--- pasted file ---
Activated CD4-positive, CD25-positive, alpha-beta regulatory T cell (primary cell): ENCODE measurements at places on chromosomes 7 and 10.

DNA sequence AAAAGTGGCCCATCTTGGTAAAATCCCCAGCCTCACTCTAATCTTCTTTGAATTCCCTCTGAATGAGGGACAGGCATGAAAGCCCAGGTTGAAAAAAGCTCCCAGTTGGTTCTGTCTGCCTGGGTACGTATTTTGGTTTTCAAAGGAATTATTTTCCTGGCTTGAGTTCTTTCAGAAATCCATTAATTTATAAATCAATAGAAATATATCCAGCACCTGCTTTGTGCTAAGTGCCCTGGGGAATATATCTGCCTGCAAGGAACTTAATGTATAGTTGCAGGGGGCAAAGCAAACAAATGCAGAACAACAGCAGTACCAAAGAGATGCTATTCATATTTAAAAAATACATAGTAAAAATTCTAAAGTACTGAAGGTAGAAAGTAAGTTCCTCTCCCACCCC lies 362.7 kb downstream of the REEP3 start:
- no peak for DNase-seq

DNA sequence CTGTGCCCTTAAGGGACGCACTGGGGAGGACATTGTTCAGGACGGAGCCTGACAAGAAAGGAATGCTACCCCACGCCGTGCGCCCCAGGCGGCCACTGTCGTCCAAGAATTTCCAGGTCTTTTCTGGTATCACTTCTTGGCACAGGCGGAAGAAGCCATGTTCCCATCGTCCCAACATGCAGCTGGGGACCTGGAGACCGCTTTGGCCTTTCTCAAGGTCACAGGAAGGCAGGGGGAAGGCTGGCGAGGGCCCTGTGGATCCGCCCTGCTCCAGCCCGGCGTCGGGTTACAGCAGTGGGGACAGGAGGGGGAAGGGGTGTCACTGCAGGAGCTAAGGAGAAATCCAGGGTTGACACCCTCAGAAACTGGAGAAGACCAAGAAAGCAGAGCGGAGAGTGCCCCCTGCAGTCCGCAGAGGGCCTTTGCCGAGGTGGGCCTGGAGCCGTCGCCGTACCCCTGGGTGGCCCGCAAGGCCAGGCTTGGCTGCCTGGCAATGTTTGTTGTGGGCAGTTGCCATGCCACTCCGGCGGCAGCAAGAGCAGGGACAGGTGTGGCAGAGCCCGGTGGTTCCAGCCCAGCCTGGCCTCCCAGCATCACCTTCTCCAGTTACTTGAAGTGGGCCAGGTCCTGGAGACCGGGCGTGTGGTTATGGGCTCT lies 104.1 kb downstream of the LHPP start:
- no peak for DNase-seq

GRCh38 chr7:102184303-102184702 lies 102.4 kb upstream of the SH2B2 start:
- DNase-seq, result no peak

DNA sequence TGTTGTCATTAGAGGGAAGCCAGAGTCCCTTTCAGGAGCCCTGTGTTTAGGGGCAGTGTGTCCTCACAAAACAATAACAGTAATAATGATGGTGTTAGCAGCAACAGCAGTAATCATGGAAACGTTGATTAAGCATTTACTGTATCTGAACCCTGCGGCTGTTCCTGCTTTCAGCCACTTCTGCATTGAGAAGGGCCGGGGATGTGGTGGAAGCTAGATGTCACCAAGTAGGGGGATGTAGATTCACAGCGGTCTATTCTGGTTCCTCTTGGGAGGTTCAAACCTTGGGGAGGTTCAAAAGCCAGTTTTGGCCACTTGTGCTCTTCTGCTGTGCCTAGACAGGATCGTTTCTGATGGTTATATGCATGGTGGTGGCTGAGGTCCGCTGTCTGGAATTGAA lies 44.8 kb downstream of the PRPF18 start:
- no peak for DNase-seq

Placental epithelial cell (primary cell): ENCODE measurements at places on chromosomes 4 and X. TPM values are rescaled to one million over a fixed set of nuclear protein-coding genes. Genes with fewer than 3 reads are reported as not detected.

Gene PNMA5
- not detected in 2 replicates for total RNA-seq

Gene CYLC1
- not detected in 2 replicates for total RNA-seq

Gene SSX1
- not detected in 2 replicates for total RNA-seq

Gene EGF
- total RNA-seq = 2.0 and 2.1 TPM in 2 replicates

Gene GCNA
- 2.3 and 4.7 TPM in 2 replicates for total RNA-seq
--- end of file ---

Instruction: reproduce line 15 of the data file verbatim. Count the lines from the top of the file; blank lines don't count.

Gene SSX1